Researchers studying a group of vegetarians who’d maintained a diet relatively low in protein and calories found that they had lower blood levels of several hormones and other substances that have been tied to certain cancers.
A comparison group of distance runners also had lower levels of most of these substances compared with sedentary adults who followed a typical American diet — that is, relatively high in protein from meat and dairy.
However, the low-protein group also had a potential advantage over the runners: lower levels of insulin-like growth factor 1 (IGF-1), a body protein that helps cells grow and multiply. High IGF-1 levels in the blood have been linked to breast, prostate and colon cancers.
It’s not clear that this all translates into lower odds of developing cancer, but the findings are a “first step” in showing how lower-protein diets might alter cancer risk, according to the researchers.
“I believe our findings suggest that protein intake may be very important in regulating cancer risk,” lead study author Dr. Luigi Fontana, an assistant professor of medicine at Washington University in St. Louis, said in a statement.
He and his colleagues report their findings in the American Journal of Clinical Nutrition.
The findings are based on a small sample of middle-aged adults, including 21 who’d been vegetarians for at least two years; they were recruited through a local vegetarian society and a magazine on “raw” foods.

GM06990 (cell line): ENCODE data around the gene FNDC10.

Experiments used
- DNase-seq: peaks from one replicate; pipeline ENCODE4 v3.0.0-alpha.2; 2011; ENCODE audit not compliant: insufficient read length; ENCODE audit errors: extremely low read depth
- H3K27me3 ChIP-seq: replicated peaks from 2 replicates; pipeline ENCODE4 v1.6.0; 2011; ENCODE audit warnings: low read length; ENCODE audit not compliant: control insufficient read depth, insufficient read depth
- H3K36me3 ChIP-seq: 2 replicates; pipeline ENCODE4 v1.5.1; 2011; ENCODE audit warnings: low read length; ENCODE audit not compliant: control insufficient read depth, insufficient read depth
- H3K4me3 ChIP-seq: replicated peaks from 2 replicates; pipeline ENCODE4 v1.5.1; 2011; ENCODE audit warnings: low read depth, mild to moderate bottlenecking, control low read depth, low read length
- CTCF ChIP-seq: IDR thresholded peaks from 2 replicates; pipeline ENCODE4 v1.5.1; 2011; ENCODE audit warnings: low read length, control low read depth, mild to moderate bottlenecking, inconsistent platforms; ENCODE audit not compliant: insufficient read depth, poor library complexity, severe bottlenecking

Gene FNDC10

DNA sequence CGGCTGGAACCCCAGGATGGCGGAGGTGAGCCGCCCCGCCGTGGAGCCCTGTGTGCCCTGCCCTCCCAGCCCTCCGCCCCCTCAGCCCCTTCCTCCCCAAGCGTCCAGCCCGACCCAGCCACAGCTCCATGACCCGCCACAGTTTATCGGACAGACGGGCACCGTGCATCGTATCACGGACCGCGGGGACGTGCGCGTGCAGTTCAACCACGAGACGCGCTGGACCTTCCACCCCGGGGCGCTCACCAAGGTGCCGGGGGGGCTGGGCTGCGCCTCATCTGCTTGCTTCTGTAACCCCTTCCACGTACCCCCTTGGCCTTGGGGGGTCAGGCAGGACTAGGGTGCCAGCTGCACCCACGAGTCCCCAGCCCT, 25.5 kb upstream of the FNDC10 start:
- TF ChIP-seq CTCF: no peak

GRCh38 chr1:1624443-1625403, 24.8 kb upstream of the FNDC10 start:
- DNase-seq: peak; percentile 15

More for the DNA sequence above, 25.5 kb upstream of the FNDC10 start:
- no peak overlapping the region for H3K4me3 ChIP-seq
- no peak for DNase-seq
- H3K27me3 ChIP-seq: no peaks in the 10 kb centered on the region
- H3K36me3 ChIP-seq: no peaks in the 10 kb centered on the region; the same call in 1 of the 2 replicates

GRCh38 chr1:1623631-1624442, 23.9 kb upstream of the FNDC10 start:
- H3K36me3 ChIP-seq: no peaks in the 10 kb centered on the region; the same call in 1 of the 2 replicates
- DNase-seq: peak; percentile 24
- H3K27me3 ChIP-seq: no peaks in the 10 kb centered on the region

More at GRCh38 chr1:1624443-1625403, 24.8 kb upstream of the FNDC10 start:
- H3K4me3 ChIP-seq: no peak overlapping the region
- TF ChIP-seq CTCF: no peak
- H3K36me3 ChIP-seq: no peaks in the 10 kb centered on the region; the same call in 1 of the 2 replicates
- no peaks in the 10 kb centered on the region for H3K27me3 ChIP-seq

They were compared with 21 long-time endurance runners the same age, and 21 sedentary adults who ate a typical American diet.
On average, the vegetarians ate just below the recommended daily amount of protein — 0.8 grams per kilogram of body weight. Both the runners and the sedentary group ate significantly more than the recommended amount.
Fontana’s team found that, compared with their sedentary counterparts, the runners and vegetarians had lower levels of several hormones and inflammatory proteins linked to cancer risk.
When it came to IGF-1, specifically, the low-protein group had lower levels than runners did, even though they were equally lean — suggesting an effect of diet and not just body weight, according to the researchers.
In addition, IGF-1 levels in the sedentary group generally rose in tandem with their protein intake.
“Many people are eating too many animal products,” Fontana said, as well as too many processed foods and sugars.
He advised that people try to eat more fruits and vegetables, fiber-rich whole grains, beans and fish, and less red meat. Doing so could bring the amount of calories and protein the average American eats closer to recommended levels — and possibly lower IGF-I levels, according to Fontana.
“We hope to further clarify what happens to cancer risk when we are chronically eating more protein than we need,” he said.
SOURCE: American Journal of Clinical Nutrition, December 2006.